There’s a running joke that the Lakers prefer to hire people into their organization who have Laker blood. It’s part of the reason why Tyronn Lue, who played the first three years of his career in purple and gold, was a head coaching target this offseason.
When Frank Vogel eventually got the job, it was pointed out that Vogel served as a scout from the Lakers in the 2005-06 season so he has a sprinkling of Laker blood within him. But the next best thing to being a Laker lifer is emulating the style of Laker greats, and that’s something Vogel has done in spades.
Phil Jackson is perhaps the greatest coach in franchise history, his five titles tying him with John Kundla for most on the Lakers bench. Even though Vogel never played for or directly worked under Jackson — he never even coached against him — the former Laker head coach has been a model for the way Vogel coaches, as he told Ramona Shelburne of ESPN.
“I’ve always studied and admired his approach,” Vogel said. “I consider him the GOAT of NBA coaches.”
Jackson’s record is unimpeachable. He won the most titles as an NBA head coach (11) despite only ever earning one Coach of the Year award, and has been widely praised for his handling of superstars throughout his career. Jackson’s last season with the Chicago Bulls has come into clearer focus with “The Last Dance”, giving his reputation something of a renaissance within league circles.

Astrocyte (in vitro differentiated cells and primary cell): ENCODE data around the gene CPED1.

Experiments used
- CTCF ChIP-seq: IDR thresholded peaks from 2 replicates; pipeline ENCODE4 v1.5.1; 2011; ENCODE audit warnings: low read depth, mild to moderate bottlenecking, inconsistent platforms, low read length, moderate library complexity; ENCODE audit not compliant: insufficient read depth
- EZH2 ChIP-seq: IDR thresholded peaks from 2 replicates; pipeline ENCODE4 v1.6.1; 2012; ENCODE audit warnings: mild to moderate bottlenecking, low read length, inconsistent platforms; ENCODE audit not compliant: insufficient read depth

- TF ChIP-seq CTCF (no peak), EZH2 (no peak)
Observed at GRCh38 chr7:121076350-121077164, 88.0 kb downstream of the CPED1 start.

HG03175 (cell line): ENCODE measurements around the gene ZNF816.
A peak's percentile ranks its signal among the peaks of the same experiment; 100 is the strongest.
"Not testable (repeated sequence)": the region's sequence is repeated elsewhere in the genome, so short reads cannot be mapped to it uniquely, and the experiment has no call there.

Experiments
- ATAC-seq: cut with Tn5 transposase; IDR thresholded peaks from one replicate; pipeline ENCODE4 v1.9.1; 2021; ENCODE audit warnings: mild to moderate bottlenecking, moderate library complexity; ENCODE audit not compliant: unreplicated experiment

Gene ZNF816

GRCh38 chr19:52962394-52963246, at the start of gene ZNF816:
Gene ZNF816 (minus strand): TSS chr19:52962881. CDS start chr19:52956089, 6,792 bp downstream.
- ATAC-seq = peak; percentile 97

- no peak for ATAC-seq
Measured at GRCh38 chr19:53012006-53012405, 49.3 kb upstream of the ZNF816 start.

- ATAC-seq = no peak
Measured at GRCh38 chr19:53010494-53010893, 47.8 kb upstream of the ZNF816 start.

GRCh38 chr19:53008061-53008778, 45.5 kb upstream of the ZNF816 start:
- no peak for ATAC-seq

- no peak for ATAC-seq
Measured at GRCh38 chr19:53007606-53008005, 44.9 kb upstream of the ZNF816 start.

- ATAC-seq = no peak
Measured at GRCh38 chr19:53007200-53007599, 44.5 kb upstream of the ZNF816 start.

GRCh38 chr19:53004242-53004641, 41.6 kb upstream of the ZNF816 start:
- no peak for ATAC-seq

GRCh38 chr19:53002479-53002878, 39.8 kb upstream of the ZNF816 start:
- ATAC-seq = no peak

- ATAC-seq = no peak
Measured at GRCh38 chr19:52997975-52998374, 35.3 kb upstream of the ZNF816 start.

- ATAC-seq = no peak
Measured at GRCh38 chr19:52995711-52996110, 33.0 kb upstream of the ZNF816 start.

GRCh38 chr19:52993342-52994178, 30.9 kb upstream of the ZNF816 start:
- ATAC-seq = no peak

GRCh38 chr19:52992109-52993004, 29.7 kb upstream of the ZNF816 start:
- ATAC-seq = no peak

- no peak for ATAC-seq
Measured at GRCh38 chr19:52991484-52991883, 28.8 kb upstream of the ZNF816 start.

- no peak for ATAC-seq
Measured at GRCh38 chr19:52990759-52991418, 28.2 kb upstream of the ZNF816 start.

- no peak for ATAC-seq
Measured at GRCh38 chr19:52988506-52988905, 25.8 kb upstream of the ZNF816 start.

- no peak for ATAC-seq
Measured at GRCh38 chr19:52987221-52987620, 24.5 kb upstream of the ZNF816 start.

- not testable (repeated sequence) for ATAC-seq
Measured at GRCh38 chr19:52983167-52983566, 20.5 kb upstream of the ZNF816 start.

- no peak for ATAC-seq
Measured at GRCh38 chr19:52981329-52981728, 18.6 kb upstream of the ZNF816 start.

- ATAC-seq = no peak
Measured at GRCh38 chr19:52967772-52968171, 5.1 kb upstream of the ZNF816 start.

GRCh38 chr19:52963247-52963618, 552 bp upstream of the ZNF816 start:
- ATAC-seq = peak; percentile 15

His path through the CBA and National Superior Basketball, the Puerto Rican league, which was delightfully documented in the documentary’s most recent episodes, also gives Jackson a more well-rounded perspective on coaching than just about anyone in the profession.
Vogel never had a personal relationship with Jackson, so he learned the Zen Master’s tricks from Brian Shaw, who was an assistant coach with the Lakers under Jackson for six seasons.
Vogel had looked up to Jackson for years and had even hired Shaw — one of Jackson’s top assistants with the Lakers — on his staff with the Indiana Pacers.
“Literally, for those two years that I had Brian,” Vogel said, “every decision that came up, I was like, ‘How’d you guys do it in L.A.? What would Phil do here? How did Phil travel with the team? Did he allow people’s guests to come on a plane? What was his morning shootaround routine?’”
The Pacers improved significantly during Vogel’s tenure before Paul George’s leg injury with USA Basketball derailed the team’s trajectory. George has credited Vogel and Shaw for aiding in his development into a star, and it’s quite possible that Vogel was using Jackson’s playbook to get him to that point.
If Vogel is even half as successful with the Lakers as Jackson was, it will have been a dream signing for the franchise. It can only help that Vogel is learning from the best as he leads this current team.